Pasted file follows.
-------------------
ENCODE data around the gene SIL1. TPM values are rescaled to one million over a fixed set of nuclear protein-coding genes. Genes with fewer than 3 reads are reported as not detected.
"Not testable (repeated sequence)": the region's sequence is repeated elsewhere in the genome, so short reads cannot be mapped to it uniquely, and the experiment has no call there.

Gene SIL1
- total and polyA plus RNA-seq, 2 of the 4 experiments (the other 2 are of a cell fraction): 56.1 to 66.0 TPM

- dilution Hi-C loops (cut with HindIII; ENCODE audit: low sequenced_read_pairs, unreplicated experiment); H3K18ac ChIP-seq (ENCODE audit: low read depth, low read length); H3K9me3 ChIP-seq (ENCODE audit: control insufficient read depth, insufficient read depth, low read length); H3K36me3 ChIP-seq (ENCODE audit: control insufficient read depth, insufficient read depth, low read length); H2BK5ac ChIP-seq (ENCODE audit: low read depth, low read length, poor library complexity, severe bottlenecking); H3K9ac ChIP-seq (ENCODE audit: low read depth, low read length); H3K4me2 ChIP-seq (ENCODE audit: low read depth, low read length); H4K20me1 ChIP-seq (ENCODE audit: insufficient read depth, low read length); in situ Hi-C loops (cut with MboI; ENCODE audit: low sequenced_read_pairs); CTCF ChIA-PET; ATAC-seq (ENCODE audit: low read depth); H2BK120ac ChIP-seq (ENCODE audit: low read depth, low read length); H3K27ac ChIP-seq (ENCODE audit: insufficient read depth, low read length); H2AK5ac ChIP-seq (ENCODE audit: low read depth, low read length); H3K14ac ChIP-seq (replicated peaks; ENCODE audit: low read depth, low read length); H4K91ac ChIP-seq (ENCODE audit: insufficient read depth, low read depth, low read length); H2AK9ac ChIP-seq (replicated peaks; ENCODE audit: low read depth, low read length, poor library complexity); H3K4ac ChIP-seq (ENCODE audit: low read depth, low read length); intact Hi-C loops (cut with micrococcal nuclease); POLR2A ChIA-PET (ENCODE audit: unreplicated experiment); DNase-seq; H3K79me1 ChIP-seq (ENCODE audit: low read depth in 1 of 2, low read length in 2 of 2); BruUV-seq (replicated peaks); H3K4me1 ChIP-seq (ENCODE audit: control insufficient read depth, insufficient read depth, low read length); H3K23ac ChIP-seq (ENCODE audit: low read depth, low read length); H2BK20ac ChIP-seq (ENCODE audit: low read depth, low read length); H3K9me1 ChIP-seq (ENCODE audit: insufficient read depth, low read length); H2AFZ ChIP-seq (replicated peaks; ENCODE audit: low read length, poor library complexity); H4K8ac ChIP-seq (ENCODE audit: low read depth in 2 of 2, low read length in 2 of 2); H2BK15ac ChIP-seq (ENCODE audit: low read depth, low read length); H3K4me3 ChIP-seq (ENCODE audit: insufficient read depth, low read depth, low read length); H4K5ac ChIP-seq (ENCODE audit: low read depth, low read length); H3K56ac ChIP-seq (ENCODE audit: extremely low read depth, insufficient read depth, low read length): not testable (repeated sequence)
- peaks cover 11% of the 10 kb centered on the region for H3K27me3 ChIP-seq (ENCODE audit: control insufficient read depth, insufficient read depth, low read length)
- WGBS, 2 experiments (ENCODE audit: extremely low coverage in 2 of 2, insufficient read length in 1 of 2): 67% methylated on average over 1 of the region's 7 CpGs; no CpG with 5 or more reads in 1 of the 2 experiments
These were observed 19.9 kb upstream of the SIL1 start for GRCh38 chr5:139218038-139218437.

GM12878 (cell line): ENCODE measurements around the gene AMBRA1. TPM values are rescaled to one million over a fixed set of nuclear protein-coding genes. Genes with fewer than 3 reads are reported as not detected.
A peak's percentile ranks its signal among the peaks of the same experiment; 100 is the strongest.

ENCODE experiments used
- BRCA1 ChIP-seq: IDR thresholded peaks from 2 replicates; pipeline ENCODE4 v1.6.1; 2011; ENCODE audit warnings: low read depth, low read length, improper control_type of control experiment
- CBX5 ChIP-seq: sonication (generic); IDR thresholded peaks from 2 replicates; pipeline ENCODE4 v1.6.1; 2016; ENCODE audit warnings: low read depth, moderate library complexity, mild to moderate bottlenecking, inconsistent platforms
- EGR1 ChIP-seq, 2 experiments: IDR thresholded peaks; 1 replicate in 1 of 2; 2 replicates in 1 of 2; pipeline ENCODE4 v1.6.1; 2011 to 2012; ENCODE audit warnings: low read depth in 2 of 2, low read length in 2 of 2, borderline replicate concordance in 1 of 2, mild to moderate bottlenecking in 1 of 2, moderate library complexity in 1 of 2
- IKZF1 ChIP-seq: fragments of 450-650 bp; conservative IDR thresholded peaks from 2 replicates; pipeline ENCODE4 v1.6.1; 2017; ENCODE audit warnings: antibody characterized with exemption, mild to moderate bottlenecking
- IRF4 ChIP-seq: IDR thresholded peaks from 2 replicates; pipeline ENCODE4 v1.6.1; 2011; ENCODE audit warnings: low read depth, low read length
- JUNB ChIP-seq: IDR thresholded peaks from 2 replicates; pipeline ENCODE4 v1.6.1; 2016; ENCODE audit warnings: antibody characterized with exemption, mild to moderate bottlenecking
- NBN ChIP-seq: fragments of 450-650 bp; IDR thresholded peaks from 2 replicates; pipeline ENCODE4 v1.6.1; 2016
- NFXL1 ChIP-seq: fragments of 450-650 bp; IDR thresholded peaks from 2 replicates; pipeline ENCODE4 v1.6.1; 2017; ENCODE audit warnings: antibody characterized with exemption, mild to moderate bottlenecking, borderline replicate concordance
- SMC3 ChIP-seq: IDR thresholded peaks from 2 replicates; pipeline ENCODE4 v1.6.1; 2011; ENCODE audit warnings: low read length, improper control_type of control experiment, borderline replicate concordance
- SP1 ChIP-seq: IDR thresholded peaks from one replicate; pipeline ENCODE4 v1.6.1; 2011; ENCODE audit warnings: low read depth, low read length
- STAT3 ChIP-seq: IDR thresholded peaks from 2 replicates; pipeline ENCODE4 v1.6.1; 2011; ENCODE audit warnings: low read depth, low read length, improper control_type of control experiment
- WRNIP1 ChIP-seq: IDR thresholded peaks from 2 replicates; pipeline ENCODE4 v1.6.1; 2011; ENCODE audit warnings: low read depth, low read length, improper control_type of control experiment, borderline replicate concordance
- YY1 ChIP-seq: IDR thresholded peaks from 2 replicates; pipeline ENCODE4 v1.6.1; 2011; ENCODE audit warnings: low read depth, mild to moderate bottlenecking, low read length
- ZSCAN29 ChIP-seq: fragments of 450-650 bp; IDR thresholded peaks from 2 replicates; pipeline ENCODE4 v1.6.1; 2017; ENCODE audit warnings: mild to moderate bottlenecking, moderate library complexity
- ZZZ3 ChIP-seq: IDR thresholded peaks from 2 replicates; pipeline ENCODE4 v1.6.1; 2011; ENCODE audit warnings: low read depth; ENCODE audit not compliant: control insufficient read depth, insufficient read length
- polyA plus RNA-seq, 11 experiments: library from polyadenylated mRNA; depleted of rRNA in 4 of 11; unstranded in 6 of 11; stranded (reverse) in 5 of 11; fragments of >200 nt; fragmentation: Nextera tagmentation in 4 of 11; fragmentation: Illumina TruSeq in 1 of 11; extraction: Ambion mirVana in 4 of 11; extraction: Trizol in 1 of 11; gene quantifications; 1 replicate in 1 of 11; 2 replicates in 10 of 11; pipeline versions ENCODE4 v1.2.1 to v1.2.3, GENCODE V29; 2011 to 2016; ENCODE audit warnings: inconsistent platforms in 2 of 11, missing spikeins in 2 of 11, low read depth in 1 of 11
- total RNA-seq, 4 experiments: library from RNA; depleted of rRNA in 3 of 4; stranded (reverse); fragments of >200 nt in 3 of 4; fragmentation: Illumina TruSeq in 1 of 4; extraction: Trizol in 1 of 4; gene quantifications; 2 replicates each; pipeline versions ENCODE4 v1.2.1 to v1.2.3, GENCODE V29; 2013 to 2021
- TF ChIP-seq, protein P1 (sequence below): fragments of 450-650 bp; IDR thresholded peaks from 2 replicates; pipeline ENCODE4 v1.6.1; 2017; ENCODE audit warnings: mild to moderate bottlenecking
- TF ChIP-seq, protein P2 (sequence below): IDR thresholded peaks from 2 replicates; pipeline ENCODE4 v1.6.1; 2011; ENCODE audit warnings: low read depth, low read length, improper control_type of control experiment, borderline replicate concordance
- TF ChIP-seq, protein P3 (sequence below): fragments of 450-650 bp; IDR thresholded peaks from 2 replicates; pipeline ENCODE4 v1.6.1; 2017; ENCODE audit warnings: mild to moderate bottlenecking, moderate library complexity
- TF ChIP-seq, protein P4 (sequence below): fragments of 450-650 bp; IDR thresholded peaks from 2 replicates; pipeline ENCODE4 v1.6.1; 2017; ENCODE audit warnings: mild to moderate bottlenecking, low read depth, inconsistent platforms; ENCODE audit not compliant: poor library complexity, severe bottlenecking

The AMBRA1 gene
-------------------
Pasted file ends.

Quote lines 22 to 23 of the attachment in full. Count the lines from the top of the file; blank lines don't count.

- STAT3 ChIP-seq: IDR thresholded peaks from 2 replicates; pipeline ENCODE4 v1.6.1; 2011; ENCODE audit warnings: low read depth, low read length, improper control_type of control experiment
- WRNIP1 ChIP-seq: IDR thresholded peaks from 2 replicates; pipeline ENCODE4 v1.6.1; 2011; ENCODE audit warnings: low read depth, low read length, improper control_type of control experiment, borderline replicate concordance